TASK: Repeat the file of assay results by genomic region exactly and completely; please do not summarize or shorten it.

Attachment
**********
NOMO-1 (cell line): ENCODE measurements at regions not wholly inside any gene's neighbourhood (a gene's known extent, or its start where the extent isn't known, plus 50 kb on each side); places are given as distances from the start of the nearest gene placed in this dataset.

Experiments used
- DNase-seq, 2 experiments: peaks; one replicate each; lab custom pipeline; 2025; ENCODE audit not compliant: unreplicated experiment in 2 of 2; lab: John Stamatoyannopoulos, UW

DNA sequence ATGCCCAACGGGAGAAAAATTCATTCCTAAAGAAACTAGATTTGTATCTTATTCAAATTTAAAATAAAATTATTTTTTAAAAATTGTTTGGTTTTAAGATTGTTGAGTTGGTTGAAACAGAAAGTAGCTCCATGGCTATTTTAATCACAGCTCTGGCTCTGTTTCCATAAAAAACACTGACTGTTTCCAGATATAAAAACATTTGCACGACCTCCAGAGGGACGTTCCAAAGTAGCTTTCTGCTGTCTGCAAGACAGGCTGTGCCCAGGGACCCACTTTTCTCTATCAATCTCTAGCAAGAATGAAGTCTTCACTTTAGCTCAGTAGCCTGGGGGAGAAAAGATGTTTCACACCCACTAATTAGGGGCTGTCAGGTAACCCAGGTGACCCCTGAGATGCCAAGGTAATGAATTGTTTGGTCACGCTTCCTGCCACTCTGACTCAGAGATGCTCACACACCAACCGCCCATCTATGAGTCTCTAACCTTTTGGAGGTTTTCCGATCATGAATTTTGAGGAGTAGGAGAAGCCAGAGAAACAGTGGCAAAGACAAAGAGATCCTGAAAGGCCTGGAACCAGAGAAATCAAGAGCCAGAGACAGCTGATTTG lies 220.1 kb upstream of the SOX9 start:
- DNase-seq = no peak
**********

NOMO-1 (cell line): ENCODE measurements at regions not wholly inside any gene's neighbourhood (a gene's known extent, or its start where the extent isn't known, plus 50 kb on each side); places are given as distances from the start of the nearest gene placed in this dataset.

Experiments used
- DNase-seq, 2 experiments: peaks; one replicate each; lab custom pipeline; 2025; ENCODE audit not compliant: unreplicated experiment in 2 of 2; lab: John Stamatoyannopoulos, UW

DNA sequence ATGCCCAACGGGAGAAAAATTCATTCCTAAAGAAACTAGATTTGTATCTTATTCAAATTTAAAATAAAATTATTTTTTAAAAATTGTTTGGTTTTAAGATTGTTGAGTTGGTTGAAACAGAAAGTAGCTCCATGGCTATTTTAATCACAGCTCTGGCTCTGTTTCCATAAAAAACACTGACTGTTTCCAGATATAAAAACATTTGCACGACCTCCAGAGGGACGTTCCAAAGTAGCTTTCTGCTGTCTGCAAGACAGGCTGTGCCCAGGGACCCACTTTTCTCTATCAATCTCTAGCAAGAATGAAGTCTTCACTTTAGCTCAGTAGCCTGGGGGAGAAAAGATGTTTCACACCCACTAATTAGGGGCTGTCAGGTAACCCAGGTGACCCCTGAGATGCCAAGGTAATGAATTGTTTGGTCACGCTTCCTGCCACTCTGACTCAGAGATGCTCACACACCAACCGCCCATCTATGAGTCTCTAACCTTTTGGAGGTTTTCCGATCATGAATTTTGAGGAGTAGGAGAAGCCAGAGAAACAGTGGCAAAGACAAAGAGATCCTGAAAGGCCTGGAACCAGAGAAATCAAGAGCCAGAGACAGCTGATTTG lies 220.1 kb upstream of the SOX9 start:
- DNase-seq = no peak